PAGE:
See my recent blog: The Risks of Defensive Medicine and Why It Isn’t Going Away Anytime Soon. Even with Tort Reform: http://bit.ly/xnSFD

  • http://feedyouradhd.blogspot.com Dr. Dave

    Just a slight correction here:

    “The broad Health Reform House Bill which passed before recess (HR3200) contains no language on tort reform”

    The bill passed the COMMITTEE stage; it did NOT pass the House. It hasn’t made the floor yet.

    Oh…and if Democrats put tort reform in the final version of any bill, hell will freeze over and monkeys will fly out of everyone’s butts.

  • SarahW

    Why should a patient have compensation for a bad outcome when it isn’t the result of negligence rising to the level of malpractice? Why would you distribute compensation to people who haven’t been harmed by anyone?

  • http://www.medicalbarista.com Dr. Kona

    I second Dr. Mary Johnson’s response to Sarah’s comment. The goal of tort reform is not to protect negligence. Negligence in the medical profession has never been tolerated. Adjusting laws regarding how a patient may be compensated for an untoward outcome hardly protects negligent doctors. Patients will always be protected from negligent doctors, but why can’t doctors be protected from abusive patients?

  • http://www.drjshousecalls.blogspot.com Dr. Mary Johnson

    I’m all for protecting good doctors from frivolous lawsuits.

    But actually, Dr. Kona, medical negligence is tolerated and overlooked everyday – because of the way our medical peer review system currently works (as a result of HCQIA) . . . from hospital review committees to the high and mighty medical boards it’s very hard to bring a bad doctor down.

    On the flip side it’s real easy to destroy a good doctor/medical whistle-blower – using the same means that can’t seem to slow down a bad one.

    The AMA and JCAHO, hiding behind what I like to call “The White Wall” have been blind to the abuses (i.e. “bad-faith” peer review), and instead have adopted the (hospital-friendly) notion that all doctors are inherently “disruptive”.

    And that makes it all the more easy to cut down whistle-blowers – because they are (of course) by definition “disruptive.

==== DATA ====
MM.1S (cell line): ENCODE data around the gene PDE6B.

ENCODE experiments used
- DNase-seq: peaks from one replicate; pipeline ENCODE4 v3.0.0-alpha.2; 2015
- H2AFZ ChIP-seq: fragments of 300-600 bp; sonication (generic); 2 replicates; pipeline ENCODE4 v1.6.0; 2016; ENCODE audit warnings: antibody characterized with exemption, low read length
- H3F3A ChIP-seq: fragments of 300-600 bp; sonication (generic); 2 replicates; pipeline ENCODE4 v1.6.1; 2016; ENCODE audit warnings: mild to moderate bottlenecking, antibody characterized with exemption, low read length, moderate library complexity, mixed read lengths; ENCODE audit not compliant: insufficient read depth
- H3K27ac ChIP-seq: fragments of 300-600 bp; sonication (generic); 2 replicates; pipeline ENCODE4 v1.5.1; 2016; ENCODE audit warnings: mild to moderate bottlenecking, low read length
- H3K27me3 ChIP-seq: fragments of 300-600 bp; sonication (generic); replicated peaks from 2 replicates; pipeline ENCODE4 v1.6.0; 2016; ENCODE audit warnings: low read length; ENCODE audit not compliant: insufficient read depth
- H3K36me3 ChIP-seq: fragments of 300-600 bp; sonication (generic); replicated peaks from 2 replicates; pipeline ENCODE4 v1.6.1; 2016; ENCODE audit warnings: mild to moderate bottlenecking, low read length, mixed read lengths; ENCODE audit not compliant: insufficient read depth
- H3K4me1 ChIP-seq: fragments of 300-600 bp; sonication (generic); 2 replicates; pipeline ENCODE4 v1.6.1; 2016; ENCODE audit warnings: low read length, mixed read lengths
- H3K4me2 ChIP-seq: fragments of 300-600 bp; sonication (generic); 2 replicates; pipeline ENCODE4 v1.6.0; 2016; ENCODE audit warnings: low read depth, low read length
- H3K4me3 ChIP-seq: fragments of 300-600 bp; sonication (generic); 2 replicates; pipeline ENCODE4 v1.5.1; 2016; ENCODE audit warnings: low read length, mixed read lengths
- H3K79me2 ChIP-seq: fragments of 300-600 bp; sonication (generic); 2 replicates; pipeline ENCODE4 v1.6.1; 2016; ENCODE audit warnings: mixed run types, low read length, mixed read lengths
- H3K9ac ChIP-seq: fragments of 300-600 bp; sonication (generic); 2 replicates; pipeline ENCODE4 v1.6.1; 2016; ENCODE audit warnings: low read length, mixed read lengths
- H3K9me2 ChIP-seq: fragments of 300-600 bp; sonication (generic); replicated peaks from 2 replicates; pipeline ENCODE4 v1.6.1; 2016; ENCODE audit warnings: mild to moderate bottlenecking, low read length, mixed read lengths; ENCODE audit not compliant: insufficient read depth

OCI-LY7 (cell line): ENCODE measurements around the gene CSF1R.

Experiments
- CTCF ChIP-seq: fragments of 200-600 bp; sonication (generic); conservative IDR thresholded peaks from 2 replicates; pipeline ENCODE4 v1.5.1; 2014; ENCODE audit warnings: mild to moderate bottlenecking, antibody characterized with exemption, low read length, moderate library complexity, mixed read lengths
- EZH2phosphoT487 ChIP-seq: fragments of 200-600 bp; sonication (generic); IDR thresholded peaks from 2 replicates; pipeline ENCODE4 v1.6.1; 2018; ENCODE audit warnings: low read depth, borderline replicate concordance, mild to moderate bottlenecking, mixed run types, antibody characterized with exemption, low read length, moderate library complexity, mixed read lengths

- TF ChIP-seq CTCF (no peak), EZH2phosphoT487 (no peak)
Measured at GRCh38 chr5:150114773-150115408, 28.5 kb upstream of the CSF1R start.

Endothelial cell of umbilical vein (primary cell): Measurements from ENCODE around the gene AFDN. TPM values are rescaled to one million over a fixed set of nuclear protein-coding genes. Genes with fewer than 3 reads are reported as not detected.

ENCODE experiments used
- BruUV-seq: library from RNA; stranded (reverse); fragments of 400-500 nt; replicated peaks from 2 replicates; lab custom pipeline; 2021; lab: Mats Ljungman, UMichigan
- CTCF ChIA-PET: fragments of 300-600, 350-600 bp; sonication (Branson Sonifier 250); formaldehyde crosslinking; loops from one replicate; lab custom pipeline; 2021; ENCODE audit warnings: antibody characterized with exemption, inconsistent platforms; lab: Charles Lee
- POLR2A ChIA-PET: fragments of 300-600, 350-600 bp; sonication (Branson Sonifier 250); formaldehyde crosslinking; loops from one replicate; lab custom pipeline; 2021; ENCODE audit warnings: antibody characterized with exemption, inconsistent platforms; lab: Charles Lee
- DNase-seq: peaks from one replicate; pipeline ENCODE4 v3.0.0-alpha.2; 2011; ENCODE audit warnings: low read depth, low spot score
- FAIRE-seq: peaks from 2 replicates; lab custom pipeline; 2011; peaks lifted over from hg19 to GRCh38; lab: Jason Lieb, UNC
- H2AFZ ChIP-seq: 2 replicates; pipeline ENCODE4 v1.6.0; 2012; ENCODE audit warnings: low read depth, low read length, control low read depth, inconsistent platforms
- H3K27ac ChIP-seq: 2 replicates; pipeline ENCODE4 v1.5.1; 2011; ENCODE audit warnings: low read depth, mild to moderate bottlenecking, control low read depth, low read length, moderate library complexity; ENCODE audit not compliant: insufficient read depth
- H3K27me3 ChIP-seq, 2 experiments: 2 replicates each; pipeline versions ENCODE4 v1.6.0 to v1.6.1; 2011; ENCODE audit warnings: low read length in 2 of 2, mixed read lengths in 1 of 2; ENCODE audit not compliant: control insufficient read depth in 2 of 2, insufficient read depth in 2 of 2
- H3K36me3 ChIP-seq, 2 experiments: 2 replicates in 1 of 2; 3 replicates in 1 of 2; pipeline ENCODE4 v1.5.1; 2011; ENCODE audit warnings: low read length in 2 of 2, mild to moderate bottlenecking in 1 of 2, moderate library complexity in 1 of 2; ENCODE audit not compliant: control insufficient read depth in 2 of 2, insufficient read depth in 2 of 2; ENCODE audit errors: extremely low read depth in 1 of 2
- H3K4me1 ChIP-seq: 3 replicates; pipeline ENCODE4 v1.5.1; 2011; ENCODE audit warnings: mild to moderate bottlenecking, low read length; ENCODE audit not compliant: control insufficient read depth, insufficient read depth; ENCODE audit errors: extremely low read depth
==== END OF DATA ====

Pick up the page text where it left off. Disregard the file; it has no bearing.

The irony here is a lot of this came about (again via HCQIA) because of hospitals’ fear of litigation.

    The medical profession is not going to get decent tort reform until it can convince the public ir can effectively police our own. And the medical establishment is not doing that.

    Today of all days drives this message home. Michael Jackson was killed by a doctor in his bedroom with a needle (loaded with “Milk of Amnesia”).

    Where was/is the California Medical Board?

  • Matt

    “What is tort reform without a cap on damages? Doctors will still live in the fear of losing everything they have and order more tests just to be sure they are not missing anything.”

    What is tort reform WITH a cap on damages? There’s no evidence, after decades of caps, that physicians order any fewer tests in those states with caps than those without.

    Federal tort reform is meaningless, since a malpractice action is a state law issue.

    You will get your tort reform as part of embracing universal coverage.

    If physicians have a fear of losing everything with every patient, then they’re even more foolish with their statistical analysis than they are with their political.

  • Physician’s Spouse

    Not to get off subject. But I recently read the AMA’s statement about why physicians should support HR 3200 – because it will put physicians “at the table” to help make revisions and admendments to it. Although I am not a political expert, to me, that sounds like marrying a stranger and getting to know them later. Why would physicians back a bill that may (or may NOT) get the revisions they could support?
    Why can’t the AMA wait to support the final bill once they KNOW it supports their goals for health care reform (which would include tort reform)?